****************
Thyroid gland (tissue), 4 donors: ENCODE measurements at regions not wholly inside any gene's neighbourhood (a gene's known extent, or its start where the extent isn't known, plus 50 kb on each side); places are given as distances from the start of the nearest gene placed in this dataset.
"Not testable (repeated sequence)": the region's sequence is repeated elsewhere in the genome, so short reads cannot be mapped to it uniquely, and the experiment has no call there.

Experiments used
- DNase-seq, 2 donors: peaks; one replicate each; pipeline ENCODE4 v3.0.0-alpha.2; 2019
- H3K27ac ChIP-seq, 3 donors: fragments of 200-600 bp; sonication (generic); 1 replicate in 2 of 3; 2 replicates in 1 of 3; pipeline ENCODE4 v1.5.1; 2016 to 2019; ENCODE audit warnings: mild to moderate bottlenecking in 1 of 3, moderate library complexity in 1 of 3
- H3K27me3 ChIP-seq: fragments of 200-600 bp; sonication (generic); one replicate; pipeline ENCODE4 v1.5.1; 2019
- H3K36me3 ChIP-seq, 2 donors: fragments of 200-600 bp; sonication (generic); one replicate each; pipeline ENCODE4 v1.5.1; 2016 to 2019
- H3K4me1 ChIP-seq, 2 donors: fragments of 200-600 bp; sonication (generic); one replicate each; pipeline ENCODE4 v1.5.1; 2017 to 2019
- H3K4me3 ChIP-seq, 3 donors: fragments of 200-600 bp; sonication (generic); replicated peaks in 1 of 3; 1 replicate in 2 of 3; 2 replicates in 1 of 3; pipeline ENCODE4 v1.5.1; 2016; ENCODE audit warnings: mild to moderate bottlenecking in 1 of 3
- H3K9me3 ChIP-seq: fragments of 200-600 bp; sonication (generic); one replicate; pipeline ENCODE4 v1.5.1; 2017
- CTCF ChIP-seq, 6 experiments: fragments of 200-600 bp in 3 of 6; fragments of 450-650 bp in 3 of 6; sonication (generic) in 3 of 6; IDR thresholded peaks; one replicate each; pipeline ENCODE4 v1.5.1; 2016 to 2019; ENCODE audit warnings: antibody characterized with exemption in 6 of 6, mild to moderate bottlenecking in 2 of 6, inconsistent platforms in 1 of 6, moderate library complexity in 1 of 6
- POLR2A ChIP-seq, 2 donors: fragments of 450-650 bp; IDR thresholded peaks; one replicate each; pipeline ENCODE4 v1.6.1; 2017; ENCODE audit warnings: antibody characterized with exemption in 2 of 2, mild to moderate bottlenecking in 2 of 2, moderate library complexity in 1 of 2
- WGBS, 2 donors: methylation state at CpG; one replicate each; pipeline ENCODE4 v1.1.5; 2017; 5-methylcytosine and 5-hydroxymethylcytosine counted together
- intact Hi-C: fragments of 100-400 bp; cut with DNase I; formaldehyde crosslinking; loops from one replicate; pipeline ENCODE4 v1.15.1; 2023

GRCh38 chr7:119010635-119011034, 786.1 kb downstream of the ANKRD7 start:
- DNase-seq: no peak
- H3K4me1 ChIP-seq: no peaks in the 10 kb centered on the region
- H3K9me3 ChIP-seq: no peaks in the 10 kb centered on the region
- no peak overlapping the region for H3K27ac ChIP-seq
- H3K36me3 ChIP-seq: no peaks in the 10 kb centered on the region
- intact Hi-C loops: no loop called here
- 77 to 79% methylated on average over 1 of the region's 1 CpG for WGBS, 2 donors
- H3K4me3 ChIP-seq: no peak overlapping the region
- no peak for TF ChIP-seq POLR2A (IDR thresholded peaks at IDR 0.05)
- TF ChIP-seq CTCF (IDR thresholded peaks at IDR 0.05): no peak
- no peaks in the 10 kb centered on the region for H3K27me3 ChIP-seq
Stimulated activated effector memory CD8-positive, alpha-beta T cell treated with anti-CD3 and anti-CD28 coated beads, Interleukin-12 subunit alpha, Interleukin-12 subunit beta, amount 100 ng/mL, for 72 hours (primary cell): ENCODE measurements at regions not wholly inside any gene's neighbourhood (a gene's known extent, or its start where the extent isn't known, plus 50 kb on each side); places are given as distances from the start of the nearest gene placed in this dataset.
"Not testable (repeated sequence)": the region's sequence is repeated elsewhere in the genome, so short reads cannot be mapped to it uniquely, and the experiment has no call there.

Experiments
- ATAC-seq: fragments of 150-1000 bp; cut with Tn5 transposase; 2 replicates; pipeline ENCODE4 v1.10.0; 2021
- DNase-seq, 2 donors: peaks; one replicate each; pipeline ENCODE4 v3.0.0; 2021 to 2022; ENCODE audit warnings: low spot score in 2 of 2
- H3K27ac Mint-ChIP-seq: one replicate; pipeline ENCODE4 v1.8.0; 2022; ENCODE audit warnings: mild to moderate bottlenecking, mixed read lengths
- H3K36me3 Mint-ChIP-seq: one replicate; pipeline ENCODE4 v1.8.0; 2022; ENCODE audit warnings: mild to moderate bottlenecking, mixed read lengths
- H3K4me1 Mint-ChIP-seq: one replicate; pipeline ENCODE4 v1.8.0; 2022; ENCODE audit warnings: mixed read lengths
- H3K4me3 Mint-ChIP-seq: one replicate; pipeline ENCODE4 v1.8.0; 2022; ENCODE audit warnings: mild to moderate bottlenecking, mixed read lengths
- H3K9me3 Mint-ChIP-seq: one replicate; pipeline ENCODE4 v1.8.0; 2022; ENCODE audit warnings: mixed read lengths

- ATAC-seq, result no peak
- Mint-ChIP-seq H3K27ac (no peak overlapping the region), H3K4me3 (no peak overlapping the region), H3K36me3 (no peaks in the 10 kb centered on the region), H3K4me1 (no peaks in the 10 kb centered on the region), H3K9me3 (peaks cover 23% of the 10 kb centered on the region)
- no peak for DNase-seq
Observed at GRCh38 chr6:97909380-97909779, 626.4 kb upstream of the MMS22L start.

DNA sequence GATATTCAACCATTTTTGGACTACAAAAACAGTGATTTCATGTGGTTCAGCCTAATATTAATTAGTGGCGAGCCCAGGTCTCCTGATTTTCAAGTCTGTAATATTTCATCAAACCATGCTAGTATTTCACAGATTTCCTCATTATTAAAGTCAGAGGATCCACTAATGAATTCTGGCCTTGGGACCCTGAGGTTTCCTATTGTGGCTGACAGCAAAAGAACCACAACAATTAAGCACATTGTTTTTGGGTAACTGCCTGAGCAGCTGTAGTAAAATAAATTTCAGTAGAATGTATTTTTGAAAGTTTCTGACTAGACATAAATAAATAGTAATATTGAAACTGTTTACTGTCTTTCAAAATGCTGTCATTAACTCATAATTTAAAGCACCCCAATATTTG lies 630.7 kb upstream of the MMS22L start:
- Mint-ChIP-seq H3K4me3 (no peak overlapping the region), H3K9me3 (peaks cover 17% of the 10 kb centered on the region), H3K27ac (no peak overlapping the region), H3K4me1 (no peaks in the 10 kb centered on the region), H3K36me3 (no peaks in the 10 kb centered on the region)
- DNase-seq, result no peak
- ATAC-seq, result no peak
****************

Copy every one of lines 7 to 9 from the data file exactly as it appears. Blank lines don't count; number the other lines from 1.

- H3K36me3 ChIP-seq, 2 donors: fragments of 200-600 bp; sonication (generic); one replicate each; pipeline ENCODE4 v1.5.1; 2016 to 2019
- H3K4me1 ChIP-seq, 2 donors: fragments of 200-600 bp; sonication (generic); one replicate each; pipeline ENCODE4 v1.5.1; 2017 to 2019
- H3K4me3 ChIP-seq, 3 donors: fragments of 200-600 bp; sonication (generic); replicated peaks in 1 of 3; 1 replicate in 2 of 3; 2 replicates in 1 of 3; pipeline ENCODE4 v1.5.1; 2016; ENCODE audit warnings: mild to moderate bottlenecking in 1 of 3